2019 has seen several talented women making a name for themselves thanks to the introduction of the W Series.
The series finale at Brands Hatch saw Jamie Chadwick beat Beitske Visser to become the first ever W Series champion.
As a result, Chadwick recieved $500,000 to help further her motorsport career.
Additionally, drivers who finished in the top twelve of the Drivers’ Standings will be guaranteed a spot in W Series’ 2020 season.
Despite this, Chadwick conceded that the prize money is not enough, should she choose to pursue after a competitive Formula 3 seat.
“I think that’s the bit people don’t get,” Chadwick told motorsport.com last month.
“When I say personally I want to step up to F3 but realistically it might not be an option, that [the budgets involved] is why it might not be an option.
“There are 30 seats in that series, but maybe only six that you really want. To do it with the right team is another half a million or something. The prize money in W Series is fantastic, but sadly in motorsport it can be swallowed just like that.
Chadwick added: “Hopefully the attention this has brought on and the exposure it has provided will help will generate some more funding, but if not it’s nice to know there is the chance to do another season here [in the W Series].”
Powell’s Second Chance
Whilst Chadwick has recieved a lot of attention thanks to her exploits in the W Series, several other drivers produced good performances. One of those drivers is Alice Powell, who returned to racing in 2019 after a four-year absence.
Powell was one of the most consistent drivers in the W Series, winning the season finale at Brands Hatch. Furthermore, Powell claimed five podiums; more than any other driver in 2019.
The non-championship race in Assen really brought out Powell’s speed and consistency. Starting from the back of the grid, she climbed her way up to second place.
She even came close to winning the race from eventual winner Megan Gilkes and once the chequered flag was raised, she was only three thousands of a second behind the Canadian.
Had she not been involved an innocent in a first lap incident at Misano, it is viable that the title showdown would’ve been a three-horse race.
As mentioned earlier, Powell’s returned to racing this season after being away from the action for four years. But the reason for her leaving was not down to a lack of motivation or poor performances.
Instead, little funding meant that Powell was unable to further her career, and forced to sit on the sidelines until an opportunity presented itself.
Thankfully, it did with the introduction of the W Series and now Powell’s talent and consistency can be showcased to fans and interested teams.
But why should a driver as talented as Powell have to sit out because she cannot afford to do what she loves? Does this story highlight a worldwide issue in motorsport that needs to be rectified?
The Necessity of Sponsorship Money
These days, a driver’s talent only get them so far up the motorsport ladder.
High entry fees often present barriers that end their hopes of making it to the
top. So whilst being constant race winners, a lack of cash in the bank means that all the hard work could end up being or nothing.
Alternatively, the presence of sponsorship can help subsidise these fees, with the promise of promoting their branding on the car. However, it’s easier said than done.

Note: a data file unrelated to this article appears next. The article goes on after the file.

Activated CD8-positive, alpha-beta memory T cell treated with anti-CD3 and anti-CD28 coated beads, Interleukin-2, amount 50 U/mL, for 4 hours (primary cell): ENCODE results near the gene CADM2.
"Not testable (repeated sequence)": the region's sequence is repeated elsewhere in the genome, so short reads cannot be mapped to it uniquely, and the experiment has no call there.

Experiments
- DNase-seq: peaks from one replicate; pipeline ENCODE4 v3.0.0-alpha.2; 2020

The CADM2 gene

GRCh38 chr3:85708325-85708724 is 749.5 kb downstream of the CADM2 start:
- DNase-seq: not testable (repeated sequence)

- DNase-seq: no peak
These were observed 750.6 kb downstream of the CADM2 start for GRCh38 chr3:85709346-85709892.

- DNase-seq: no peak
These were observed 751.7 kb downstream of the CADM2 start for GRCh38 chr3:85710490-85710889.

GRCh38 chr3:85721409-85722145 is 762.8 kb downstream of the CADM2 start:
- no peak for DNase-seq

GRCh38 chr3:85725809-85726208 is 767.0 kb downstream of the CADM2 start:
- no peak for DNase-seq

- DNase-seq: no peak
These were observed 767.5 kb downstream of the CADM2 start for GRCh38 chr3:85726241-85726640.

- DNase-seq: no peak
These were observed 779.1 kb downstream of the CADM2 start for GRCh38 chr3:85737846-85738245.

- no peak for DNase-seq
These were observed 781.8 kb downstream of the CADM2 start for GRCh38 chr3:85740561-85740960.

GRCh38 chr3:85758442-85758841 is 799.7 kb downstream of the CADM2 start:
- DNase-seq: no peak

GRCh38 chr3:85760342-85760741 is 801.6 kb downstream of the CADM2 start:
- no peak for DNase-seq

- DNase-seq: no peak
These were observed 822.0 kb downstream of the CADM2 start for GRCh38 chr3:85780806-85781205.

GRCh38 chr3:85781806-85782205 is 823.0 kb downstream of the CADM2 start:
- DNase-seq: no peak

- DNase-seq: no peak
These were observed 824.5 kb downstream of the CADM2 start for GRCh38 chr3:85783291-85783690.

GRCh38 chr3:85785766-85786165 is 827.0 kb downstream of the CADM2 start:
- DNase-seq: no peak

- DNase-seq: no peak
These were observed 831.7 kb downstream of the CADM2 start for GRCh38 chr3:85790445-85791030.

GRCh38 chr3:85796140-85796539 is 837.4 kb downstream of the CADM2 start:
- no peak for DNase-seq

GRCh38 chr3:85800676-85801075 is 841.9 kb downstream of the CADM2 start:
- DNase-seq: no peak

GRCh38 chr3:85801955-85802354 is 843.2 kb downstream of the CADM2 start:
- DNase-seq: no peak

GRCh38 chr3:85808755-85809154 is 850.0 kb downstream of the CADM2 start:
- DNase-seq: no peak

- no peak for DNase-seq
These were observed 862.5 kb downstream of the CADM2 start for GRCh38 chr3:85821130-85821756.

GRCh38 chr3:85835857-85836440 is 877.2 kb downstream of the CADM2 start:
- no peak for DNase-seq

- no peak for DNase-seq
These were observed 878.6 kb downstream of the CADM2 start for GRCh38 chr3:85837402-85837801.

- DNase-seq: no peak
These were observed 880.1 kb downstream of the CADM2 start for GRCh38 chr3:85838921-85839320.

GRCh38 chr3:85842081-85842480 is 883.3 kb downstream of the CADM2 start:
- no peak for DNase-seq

Companies have to consider whether the costs of sponsoring a driver is worth the rewards they receive. Furthermore, a driver’s results in previous categories also plays a decisive factor.
Regardless, these considerations don’t ensure companies are guaranteed to sponsor top drivers, but good results help increase the likelihood.
For much of her career, Powell’s lack of backing meant she had to initially put her motorsport on hold. This was despite becoming the first woman to win the Formula Renault BARC championship (2010) and the Asian Formula Renault Series (2014).
She’s demonstrated her talent but is still unable to gather enough sponsors to climb up the ladder.
Is it because she is a woman? Is it because she hasn’t achieved enough for companies to be interested?
The reasons aren’t entirely clear. What is clear is an overhaul is needed so that the best drivers are provided fairer opportunities.
The Benefits of the W Series
When the W Series debuted this year, it prided itself on two things.
Firstly, it promoted an all-female grid to tackle the male-predominance gender motorsport and show that women can race just as well.
Secondly, it wanted to take a driver’s financial situation out of the equation by having no entry fees to compete.
Instead, candidates were be put through several challenges and assessments. This process determined which drivers would compete in the 2019 championship series.
For Powell, this was the perfect opportunity to return to racing without the worries involved with gathering sponsorship. Subsequently, the British driver made her mark in the W Series and is already beginning to reap the rewards.
Last month, Powell made her IMSA WeatherTech SportsCar debut for Heinricher Racing in the GTD class at the Virginia International Raceway.
Despite her four years away from motor racing, it’s clear to see that Powell hasn’t lost any speed or consistency.
The W Series was exactly what Powell needed. Her 2019 season is one example of how the category has provided several opportunities for women to on the bigger stage.
She is likely to stay for 2020, but hopefully Powell’s performances will show others that she can compete and pursue F1.
Even without it, her prize money will propel Powell into the world of racing should further opportunities present themselves.
For now, all Powell can do is continue to deliver the results and the rewards will come. Powell has proven the speed and the capabilities to deliver strong results, and her time will definitely come.